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Luis Severino throws four scoreless innings as Yankees top Twins, sweep ALDS

Yankees starting pitcher Luis Severino reacts in the

Yankees starting pitcher Luis Severino reacts in the second inning during Game 3 of the ALDS against the Minnesota Twins on Monday at Target Field. Credit: Newsday/William Perlman

MINNEAPOLIS — Luis Severino didn’t have his good stuff, didn’t bend, didn’t break, didn’t pitch past the fourth inning and didn’t qualify for the win.

But the most important “didn’t” of all was this: Severino didn’t allow a run in the Yankees’ AL Division Series-clinching 5-1 victory over the Twins at Target Field on Monday night.

Severino pitched four innings — one of them extremely hairy — and left after throwing 83 pitches in his fourth start of the season to help the Yankees complete a three-game sweep.

Severino didn’t have his command early and his velocity was down a tick at the start, but he had a 1-0 lead when he took the mound in the second, thanks to Gleyber Torres’ home run off Jake Odorizzi in the top half.

The Twins’ Eddie Rosario led off the second with a double high off the rightfield wall, Mitch Garver walked and Luis Arraez fisted a single to left to load the bases. The sellout crowd of 41,121 was in a full-throated frenzy as the dangerous Miguel Sano came to the plate.

Something inside Severino clicked. He got Sano to pop out to first base on a 3-and-2 pitch. He struck out Marwin Gonzalez on 1-and-2, with all four pitches in the at-bat being sliders. He struck out Jake Cave looking at another slider to end the inning with the Yankees still ahead.

“I think that situation right there set the tone for the rest of the game,” Severino said. “I think that was the chance for the Twins to score, and I’m happy that I could throw good pitches enough to get out of that inning.”

It was 2-0 when Severino next took the mound on Brett Gardner’s two-out RBI single in the top of the third. With Gio Urshela on third, the Twins had third baseman Sano shift about four steps away from the base just before Odorizzi threw the pitch to Gardner, who grounded it to the exact spot Sano had just vacated.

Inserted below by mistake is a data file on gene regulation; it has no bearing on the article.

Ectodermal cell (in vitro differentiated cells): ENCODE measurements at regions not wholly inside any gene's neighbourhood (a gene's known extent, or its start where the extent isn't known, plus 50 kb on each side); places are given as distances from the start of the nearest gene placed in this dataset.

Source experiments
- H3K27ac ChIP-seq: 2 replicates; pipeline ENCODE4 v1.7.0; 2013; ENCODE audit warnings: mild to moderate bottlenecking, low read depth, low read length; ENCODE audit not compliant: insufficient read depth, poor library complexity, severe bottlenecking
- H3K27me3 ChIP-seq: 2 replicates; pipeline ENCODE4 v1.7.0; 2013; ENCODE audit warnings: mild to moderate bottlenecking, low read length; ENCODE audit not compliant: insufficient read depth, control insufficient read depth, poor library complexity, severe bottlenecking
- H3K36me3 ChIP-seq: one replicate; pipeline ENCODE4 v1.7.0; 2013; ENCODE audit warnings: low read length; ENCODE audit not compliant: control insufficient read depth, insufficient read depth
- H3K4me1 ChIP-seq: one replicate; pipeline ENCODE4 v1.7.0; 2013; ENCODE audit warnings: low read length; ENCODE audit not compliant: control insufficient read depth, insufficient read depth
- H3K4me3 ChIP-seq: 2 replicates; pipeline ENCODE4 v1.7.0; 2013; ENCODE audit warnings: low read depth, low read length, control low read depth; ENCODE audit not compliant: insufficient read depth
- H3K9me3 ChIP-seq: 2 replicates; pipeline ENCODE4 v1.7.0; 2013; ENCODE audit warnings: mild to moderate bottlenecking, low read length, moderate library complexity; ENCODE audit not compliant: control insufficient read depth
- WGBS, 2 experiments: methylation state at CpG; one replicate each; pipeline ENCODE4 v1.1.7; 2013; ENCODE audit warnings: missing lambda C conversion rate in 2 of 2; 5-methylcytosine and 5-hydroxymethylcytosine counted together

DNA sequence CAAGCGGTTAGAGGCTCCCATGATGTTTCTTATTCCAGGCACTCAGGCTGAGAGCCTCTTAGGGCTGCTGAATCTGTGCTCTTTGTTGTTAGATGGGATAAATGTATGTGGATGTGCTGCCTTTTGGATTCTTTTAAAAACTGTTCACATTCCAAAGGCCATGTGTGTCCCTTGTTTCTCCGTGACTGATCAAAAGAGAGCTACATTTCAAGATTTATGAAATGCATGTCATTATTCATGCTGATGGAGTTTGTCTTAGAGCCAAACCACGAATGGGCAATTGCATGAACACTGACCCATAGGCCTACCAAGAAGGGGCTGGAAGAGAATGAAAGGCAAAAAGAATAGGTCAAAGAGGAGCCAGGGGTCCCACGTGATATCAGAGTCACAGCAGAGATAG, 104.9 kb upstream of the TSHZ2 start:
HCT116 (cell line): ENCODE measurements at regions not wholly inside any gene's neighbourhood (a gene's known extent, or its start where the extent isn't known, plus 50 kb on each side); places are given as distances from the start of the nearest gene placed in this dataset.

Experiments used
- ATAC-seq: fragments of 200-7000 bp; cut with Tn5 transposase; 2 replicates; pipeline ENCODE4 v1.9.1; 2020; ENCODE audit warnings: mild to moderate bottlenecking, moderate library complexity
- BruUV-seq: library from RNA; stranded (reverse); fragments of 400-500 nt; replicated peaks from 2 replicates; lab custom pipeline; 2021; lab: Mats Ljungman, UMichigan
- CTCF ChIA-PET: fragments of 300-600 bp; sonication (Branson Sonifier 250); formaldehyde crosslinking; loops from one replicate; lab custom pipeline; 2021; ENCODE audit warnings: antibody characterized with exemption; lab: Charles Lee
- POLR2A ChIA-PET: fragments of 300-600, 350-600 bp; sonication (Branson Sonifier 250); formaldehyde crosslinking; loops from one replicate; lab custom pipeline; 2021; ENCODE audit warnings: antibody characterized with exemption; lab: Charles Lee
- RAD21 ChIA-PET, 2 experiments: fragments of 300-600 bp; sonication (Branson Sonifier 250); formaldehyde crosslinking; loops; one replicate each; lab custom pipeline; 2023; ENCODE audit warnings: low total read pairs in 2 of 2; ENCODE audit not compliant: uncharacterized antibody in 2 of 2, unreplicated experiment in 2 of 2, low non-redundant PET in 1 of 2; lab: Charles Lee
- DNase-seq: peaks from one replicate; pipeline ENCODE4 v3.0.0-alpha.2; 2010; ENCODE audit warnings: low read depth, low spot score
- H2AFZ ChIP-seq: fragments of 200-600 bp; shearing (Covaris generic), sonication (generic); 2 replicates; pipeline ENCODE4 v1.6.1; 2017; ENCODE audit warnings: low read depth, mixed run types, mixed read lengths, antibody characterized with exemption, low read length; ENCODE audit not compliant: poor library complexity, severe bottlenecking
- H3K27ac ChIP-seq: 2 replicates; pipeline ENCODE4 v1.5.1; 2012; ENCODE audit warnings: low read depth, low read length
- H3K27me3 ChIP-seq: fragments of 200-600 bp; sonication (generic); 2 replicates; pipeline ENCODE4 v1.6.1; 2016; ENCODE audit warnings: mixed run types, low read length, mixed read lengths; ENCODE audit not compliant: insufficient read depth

The Twins tried to rally in their half. Polanco singled with one out and Rosario hit a two-out single to bring up Garver, who worked the count to 3-and-2. With Tommy Kahnle warming up in the bullpen, Severino blew a 98-mph fastball past Garver to end the inning.

In the fourth, Severino had his only 1-2-3 inning, but it still wasn’t easy. Arraez grounded out to short. Sano got the count to 3-and-2 before striking out on a 97-mph heater. Gonzalez lined a potential double that first baseman DJ LeMahieu snared with a leap — one of several excellent defensive plays by the Yankees on the night.

Kahnle took over for Severino to start the fifth and was followed by four other relievers, with Chad Green being awarded the win.

Severino will get another chance for a “W” — when the Yankees face the Astros or Rays in the ALCS.

“I thought Sevy, he made so many big pitches,” Aaron Boone said. “It wasn’t perfect there, and he got into some big trouble there in the second, but just so proud of how he navigated. Bases loaded, no outs, and he just locked it in and made pitches.

“I think that really kind of embodied the whole night as far as how our guys played. I thought they played such a clean game. They made so many big plays in big spots because I really thought the Twins brought it tonight. They made it difficult. They had traffic it seemed like all night. Our guys just kept making big pitches when they needed to and big defensive plays.

“Sevy, to work as hard as he did the first few innings, obviously to make some huge pitches, and then in the fourth, I thought he kind of settled in. Looked like he started to get into a rhythm there. Once he was up over 80, I wasn’t going to push him beyond that. It felt like we were set up to roll the guys out how we wanted to. It wasn’t perfect, but, again, the guys just kept making pitches.”

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